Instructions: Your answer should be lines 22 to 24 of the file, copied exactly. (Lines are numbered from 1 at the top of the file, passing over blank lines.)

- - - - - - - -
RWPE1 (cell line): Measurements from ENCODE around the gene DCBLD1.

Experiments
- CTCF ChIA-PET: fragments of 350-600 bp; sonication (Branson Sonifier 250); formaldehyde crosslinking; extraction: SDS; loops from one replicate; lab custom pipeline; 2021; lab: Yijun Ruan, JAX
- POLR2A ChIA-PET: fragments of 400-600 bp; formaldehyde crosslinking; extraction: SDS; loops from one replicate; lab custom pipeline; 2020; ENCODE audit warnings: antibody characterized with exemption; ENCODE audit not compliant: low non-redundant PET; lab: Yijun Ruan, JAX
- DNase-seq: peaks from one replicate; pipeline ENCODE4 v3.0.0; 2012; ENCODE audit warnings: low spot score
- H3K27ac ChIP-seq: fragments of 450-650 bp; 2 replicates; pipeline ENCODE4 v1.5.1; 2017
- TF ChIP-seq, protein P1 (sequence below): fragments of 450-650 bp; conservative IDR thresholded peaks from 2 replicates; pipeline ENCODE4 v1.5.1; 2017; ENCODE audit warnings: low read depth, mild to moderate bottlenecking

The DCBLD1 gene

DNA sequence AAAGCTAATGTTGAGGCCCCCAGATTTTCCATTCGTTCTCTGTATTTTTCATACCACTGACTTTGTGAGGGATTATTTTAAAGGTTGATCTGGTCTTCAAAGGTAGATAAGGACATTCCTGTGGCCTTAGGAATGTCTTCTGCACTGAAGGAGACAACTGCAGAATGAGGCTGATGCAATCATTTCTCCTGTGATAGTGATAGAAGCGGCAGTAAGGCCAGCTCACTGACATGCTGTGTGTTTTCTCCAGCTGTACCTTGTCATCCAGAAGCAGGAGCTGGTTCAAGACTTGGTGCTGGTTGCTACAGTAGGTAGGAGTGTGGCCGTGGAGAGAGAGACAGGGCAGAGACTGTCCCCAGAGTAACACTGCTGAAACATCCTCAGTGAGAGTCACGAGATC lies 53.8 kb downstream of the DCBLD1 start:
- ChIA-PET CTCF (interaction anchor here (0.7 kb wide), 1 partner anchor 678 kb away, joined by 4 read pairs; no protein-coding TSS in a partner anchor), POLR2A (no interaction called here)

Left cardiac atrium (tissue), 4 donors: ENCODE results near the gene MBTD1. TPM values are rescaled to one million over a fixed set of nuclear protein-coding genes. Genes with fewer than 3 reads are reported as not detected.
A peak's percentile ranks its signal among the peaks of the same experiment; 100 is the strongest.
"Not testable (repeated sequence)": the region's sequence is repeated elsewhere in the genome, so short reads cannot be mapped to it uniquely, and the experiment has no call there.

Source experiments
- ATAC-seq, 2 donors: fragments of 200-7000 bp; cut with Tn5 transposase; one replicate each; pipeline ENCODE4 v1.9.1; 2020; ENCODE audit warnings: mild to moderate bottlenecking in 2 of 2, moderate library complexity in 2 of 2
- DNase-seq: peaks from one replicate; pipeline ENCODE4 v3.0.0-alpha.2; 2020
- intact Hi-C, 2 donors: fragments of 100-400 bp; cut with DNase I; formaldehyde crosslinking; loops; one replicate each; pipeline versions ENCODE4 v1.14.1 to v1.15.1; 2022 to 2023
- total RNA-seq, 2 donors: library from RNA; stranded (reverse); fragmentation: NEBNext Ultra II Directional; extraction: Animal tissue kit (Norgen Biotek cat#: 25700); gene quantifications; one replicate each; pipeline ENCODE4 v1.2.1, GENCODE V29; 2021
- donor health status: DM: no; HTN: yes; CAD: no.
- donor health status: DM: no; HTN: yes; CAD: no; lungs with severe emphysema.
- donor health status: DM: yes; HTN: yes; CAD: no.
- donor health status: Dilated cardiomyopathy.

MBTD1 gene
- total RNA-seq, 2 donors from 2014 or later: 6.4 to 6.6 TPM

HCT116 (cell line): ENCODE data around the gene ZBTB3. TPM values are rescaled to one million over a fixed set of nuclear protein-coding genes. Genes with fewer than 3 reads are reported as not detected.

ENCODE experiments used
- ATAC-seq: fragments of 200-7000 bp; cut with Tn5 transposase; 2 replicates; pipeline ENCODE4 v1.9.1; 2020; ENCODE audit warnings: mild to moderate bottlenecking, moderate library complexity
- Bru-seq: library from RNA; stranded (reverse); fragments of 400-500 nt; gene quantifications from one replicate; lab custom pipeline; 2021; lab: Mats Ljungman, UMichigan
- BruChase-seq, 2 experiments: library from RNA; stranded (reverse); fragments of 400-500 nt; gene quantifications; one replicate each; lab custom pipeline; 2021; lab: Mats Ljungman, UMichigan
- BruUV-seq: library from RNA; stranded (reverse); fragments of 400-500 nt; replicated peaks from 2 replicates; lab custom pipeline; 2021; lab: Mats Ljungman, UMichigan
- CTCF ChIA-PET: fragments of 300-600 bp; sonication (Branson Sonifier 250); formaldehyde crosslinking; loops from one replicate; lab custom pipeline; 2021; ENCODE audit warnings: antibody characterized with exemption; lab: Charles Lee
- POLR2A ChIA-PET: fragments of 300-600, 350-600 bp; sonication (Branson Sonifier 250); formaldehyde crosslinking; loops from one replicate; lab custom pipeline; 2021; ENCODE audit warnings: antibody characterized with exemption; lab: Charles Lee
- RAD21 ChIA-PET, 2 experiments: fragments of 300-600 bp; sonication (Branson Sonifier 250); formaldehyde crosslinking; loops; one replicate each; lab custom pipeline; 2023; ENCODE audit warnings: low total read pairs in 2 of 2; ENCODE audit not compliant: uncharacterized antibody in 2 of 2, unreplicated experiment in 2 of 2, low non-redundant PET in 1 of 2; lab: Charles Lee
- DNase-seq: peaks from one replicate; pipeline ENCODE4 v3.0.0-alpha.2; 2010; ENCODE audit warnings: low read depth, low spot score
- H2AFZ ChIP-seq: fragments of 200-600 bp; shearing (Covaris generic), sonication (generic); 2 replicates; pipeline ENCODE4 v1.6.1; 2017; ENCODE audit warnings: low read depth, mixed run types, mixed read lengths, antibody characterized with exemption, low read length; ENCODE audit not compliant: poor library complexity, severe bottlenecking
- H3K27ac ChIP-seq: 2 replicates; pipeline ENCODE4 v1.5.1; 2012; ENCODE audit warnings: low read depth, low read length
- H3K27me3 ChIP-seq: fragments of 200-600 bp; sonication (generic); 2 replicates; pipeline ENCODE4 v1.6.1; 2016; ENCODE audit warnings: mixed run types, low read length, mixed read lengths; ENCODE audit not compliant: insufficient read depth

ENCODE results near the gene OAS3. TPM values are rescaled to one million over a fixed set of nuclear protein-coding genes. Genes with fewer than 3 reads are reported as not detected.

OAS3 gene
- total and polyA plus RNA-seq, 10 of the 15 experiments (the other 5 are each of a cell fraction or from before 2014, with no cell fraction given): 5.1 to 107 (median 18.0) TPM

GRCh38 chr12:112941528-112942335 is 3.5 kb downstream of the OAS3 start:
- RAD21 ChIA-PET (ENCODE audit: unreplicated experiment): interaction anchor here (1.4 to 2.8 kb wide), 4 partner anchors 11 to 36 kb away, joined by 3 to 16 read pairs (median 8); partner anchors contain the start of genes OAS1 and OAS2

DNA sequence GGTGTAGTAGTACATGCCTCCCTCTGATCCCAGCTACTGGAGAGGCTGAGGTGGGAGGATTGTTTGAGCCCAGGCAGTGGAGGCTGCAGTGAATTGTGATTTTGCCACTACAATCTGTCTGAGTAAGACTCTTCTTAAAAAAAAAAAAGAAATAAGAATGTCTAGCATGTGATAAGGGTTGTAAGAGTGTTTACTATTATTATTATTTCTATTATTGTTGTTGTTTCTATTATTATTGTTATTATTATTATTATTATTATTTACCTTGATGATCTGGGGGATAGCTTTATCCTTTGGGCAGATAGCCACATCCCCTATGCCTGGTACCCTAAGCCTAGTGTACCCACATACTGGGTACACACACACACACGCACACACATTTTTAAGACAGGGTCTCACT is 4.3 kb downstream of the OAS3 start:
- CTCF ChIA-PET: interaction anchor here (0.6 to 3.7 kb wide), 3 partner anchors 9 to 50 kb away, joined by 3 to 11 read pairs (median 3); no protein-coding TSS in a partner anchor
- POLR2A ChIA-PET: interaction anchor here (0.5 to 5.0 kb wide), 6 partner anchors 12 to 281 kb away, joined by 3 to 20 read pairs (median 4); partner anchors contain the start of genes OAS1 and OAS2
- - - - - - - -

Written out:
- donor health status: Dilated cardiomyopathy.

MBTD1 gene
- total RNA-seq, 2 donors from 2014 or later: 6.4 to 6.6 TPM